Friday, January 25, 2013

Airborne Telescope Prepares for Takeoff

The SOFIA aircraft in NASA’s Dryden Aircraft Operations Facility in Palmdale, California, being prepared for science flights to start in the next several months. (credit: J. Foust)

Air Force Plant 42 may be largely unknown by the general public, but it has a long and storied history in aerospace circles. Located in Palmdale, California, in the high desert northeast of Los Angeles and south of Edwards Air Force Base, Plant 42 is a government-owned airfield that hosts, or has adjacent to it, manufacturing facilities for several aerospace companies, including Lockheed Martin’s Skunk Works. During the Cold War, these facilities built a number of famous aircraft, from the SR-71 to the B-2. Plant 42’s Site 1 was where Rockwell (now part of Boeing) assembled all the Space Shuttle orbiters, from Enterprise to Endeavour.

On the opposite side of Plant 42 from Site 1 is Site 9, which also belonged originally to Rockwell. Here, from the early 1980s through the mid 1990s, the company built and maintained B-1B bombers. Today, Site 9 serves a very different purpose: it’s the home to NASA’s Dryden Aircraft Operations Facility. The large hangar at Site 9 now houses several aircraft used by the space agency for earth and space science research, from a pair of ER-2 planes (the civilian version of the U-2) to a modified 747 known as the Stratospheric Observatory for Infrared Astronomy, or SOFIA.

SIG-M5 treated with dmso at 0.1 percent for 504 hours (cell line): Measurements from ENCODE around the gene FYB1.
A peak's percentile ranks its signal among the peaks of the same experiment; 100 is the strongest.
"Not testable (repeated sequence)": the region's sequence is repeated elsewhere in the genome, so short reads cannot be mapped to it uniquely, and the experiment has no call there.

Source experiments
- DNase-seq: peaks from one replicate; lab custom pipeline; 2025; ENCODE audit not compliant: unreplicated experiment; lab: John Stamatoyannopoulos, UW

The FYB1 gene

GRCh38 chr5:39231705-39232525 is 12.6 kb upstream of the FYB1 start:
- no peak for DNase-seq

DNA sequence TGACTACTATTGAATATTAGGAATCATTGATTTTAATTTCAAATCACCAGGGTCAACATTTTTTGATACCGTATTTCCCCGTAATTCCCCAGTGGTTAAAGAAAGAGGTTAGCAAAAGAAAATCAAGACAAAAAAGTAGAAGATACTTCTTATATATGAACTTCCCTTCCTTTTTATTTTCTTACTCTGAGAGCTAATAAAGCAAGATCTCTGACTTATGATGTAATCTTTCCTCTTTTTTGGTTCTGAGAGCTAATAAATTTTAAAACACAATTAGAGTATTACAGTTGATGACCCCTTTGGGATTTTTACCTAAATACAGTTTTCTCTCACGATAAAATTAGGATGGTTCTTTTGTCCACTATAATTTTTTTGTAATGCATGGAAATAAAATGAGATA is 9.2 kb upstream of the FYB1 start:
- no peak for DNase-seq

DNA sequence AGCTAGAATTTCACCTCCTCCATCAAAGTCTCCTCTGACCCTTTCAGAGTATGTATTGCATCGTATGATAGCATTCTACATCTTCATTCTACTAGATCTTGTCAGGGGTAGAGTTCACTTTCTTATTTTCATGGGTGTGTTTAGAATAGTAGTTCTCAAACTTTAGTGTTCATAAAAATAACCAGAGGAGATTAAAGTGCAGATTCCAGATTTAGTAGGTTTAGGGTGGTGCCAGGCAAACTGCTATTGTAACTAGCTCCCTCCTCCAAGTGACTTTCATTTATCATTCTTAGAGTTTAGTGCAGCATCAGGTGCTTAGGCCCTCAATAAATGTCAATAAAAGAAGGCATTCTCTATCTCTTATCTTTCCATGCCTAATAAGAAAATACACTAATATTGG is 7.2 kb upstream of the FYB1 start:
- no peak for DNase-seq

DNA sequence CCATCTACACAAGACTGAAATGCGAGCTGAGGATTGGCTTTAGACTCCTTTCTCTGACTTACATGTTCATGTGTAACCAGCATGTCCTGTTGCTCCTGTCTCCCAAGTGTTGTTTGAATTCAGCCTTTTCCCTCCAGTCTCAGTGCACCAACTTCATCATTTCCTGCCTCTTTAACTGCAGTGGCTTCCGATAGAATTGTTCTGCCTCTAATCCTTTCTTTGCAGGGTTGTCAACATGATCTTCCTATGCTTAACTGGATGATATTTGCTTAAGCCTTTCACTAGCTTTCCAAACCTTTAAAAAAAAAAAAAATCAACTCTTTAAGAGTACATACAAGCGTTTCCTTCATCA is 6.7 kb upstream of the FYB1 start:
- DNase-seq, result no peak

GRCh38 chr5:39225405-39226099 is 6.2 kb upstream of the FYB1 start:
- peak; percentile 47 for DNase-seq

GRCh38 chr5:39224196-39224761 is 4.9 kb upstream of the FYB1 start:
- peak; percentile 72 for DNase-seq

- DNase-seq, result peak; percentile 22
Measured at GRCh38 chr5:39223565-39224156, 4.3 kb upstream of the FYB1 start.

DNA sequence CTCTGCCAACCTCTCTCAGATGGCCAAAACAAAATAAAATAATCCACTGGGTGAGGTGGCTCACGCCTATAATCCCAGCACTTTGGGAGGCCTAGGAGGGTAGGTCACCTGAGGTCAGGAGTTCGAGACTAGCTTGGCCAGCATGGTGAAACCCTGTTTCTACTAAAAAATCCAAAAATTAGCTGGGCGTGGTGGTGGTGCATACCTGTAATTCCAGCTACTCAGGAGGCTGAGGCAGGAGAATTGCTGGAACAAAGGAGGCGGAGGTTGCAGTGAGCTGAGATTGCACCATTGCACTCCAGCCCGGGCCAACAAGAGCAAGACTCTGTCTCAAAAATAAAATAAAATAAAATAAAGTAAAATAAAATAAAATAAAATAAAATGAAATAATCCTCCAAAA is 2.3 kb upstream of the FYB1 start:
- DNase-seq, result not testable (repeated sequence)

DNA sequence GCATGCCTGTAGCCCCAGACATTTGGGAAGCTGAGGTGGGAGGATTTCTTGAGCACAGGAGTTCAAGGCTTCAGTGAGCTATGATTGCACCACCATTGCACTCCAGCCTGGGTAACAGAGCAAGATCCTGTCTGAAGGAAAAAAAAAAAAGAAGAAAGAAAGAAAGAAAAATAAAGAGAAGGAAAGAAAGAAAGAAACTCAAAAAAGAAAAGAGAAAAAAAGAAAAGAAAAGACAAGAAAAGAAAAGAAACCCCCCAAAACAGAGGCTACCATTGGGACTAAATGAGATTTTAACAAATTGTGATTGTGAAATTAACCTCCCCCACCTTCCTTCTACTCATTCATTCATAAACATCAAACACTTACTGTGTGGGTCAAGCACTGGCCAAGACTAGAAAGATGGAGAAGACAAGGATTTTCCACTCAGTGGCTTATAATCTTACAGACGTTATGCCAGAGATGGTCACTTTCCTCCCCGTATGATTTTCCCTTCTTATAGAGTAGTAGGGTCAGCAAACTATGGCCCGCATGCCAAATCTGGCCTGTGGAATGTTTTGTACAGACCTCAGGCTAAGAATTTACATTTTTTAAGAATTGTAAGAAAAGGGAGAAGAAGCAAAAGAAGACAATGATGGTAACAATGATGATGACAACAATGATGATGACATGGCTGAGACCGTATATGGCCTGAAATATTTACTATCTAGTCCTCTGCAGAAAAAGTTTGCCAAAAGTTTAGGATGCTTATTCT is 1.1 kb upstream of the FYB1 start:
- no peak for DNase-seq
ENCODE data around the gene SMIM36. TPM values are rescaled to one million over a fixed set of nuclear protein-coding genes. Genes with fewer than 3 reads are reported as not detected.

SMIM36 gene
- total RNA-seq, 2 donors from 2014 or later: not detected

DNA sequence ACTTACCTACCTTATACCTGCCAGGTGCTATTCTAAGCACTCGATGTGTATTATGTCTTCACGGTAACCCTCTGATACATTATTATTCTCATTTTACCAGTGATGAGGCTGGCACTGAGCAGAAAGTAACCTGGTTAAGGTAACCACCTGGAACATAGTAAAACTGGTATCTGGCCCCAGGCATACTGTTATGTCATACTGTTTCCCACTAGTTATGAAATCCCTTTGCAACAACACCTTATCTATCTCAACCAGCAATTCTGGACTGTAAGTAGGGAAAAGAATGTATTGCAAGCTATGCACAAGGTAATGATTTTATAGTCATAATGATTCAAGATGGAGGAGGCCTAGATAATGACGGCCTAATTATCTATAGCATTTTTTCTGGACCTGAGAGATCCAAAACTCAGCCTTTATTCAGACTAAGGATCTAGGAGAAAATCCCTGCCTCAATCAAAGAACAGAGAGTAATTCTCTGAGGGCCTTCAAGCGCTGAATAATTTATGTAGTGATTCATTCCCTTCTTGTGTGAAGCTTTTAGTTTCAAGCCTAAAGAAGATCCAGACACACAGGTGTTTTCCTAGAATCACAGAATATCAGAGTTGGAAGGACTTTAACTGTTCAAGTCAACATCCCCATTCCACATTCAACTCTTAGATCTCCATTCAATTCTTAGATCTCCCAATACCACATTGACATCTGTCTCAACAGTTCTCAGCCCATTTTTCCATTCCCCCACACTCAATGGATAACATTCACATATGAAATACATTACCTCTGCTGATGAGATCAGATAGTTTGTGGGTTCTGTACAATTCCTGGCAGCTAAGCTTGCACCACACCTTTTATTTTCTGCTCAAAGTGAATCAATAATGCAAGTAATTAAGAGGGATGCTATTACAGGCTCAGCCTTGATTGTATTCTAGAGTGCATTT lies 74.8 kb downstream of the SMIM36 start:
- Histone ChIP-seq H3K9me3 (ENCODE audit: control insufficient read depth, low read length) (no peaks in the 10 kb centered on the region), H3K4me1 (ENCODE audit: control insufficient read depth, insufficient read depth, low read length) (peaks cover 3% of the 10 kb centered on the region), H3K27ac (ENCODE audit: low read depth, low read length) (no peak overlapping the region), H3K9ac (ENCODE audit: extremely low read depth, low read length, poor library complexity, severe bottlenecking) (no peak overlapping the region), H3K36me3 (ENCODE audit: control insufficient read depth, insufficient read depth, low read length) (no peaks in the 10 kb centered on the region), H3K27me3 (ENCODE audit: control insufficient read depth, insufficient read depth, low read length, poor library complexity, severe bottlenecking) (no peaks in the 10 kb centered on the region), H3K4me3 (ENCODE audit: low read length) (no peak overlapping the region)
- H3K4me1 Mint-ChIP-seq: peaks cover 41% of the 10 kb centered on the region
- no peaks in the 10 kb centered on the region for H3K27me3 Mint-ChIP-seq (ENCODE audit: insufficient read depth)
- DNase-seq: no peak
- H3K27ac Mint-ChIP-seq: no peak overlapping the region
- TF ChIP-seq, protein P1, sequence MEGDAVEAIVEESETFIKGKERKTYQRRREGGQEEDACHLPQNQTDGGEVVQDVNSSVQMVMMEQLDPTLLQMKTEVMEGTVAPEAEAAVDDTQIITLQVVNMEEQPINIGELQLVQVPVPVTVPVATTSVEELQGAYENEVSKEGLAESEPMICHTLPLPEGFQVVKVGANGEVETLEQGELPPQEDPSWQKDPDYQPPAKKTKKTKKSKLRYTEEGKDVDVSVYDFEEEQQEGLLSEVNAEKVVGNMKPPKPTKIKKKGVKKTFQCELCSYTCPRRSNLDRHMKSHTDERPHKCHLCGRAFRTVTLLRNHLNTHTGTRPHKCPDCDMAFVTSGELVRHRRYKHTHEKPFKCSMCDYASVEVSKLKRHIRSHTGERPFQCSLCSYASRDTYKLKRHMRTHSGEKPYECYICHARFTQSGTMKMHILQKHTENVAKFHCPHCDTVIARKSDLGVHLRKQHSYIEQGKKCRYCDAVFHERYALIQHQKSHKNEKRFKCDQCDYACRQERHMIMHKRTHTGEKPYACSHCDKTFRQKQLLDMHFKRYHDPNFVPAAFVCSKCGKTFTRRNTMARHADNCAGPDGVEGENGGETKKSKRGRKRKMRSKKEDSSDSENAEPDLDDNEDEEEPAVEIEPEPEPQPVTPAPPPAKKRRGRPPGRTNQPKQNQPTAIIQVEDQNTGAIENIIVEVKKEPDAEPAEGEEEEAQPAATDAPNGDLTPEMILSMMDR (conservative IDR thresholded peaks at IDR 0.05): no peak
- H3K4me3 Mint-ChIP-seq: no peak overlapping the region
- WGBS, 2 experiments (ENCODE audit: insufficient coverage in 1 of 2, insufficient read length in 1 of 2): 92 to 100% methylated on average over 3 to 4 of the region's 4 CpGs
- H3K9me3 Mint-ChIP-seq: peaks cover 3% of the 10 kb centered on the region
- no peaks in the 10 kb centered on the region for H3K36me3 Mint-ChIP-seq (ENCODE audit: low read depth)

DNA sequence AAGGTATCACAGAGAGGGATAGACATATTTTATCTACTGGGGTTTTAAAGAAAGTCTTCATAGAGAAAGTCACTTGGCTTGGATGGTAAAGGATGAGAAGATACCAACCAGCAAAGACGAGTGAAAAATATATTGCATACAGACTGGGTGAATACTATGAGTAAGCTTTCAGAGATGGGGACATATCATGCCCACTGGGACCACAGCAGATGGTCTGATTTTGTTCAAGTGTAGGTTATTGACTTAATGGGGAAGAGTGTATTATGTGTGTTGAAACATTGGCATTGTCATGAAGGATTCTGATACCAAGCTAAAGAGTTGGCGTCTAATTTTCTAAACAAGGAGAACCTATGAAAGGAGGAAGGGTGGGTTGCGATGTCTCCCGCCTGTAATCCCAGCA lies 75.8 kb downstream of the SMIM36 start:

“NASA got a sweet deal on the lease of this building” when it moved in late in 2007, said Eddie Zavala, SOFIA program manager, during a tour of the hangar earlier this month. (Prior to NASA moving in, he said, the hangar had been used as a soundstage for several films, including The Terminal and one of the installments in the Pirates of the Caribbean series.) “We’ll be in this building for the life of the program, and SOFIA’s lifecycle is estimated to be 20 years.” And that lifecycle, as measured by the beginning of regular science operations, is finally getting underway.

SOFIA is one example of a science project that is simple in concept but dauntingly complex in execution. Ground-based infrared astronomy is hampered by the presence of atmospheric constituents, particularly water vapor, that absorb infrared light. Putting the telescope in space avoids that problem, of course, but an alternative that is nearly as effective as, but less expensive and more flexible than, a spacecraft is to mount a telescope in an aircraft that flies in the stratosphere, above most atmospheric water vapor. NASA has demonstrated this approach with several aircraft, most notably the Kuiper Airborne Observatory (KAO), a converted C-141 cargo plane with a 91-centimeter (36-inch) telescope that operated from the mid 1970s to the mid 1990s.

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Source: The Space Review.


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